Precious Chikwendu has now started an online petition on change.org to force her estranged husband and former aviation minister Femi Fani-Kayode, to allow her access to her children.
Kemi Filani recalls that Chikwendu and Fani-Kayode have been enmeshed in a legal battle for the custody of their four boys since 2020.
The online petition named ‘Justice for Snowhite and sons’ is addressed to the United Nations and seven others.
A brief note about the petition reads, “Precious Chikwendu, Miss United Nations 2014, cohabited with former minister of aviation of Nigeria, Femi Fani-Kayode who has a history of abusing women. She experienced severe mental and physical abuse for the period 6 years they were together. She was locked up in a mental home where she was injected with substances on the orders of Femi Fani-Kayode to enable him create a situation to take over her kids. Since Precious walked away on August 2nd 2020, she has not been allowed any form of access to her children.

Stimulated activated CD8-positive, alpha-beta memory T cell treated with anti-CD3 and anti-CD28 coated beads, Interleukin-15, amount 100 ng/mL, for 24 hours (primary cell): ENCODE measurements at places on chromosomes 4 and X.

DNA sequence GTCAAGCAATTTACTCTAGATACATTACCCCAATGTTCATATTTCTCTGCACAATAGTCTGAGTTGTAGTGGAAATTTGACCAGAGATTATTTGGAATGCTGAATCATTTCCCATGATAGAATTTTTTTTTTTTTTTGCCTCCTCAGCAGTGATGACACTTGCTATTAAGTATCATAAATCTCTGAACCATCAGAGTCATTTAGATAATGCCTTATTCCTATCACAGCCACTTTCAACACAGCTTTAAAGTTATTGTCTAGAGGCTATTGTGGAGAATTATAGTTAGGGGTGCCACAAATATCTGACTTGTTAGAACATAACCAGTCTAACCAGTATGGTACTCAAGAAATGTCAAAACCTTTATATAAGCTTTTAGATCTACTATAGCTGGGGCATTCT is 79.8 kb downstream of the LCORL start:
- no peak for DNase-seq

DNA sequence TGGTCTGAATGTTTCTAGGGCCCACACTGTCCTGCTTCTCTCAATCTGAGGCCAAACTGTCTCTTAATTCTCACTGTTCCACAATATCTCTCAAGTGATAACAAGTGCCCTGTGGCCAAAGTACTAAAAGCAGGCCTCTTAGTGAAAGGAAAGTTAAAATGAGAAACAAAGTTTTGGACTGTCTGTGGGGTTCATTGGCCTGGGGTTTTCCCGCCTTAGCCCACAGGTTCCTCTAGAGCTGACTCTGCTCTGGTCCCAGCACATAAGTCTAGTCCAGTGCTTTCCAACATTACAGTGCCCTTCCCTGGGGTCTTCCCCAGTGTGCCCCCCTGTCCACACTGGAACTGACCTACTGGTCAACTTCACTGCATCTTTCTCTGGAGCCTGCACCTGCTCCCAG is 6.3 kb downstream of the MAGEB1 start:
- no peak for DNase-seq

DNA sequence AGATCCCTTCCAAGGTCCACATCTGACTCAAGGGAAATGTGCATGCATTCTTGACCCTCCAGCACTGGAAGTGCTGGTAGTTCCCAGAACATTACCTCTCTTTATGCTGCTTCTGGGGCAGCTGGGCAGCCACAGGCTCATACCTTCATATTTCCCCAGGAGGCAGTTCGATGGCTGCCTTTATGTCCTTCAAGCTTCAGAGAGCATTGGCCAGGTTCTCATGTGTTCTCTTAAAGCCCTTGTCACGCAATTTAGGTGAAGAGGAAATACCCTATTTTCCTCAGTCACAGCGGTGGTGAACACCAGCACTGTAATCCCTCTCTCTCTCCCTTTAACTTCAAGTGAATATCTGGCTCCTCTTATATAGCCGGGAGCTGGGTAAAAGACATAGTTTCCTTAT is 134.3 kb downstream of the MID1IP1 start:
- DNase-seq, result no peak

“In December 2021, the former Minster disobeyed court orders to allow her access to her children. Several court suits to have access to her children through the Nigerian court system have been met with a roadblock as Precious still has no access to her kids who are all below the age of six. She has taken all legal steps as permitted by her country but the country has failed her as the former minister still walks around like a hero and free even with proofs of domestic violence, assault and battery.
“Precious is seeking justice and custody of her children. This bill will help her bring her problem before the International community.”
The petition comes about 48 hours after she penned a sad, public note to her first son Lotanna on his birthday.
Encouraging the public to sign the petition, Chikwendu wrote in an Instagram post, “If you believe we can, then kindly append your support and share by visiting my bio or using the link below. We would reach all international agencies reachable so please don’t get tired of my request.”
As of press time, more than 6,000 persons have signed the petition, with the target being 7,500.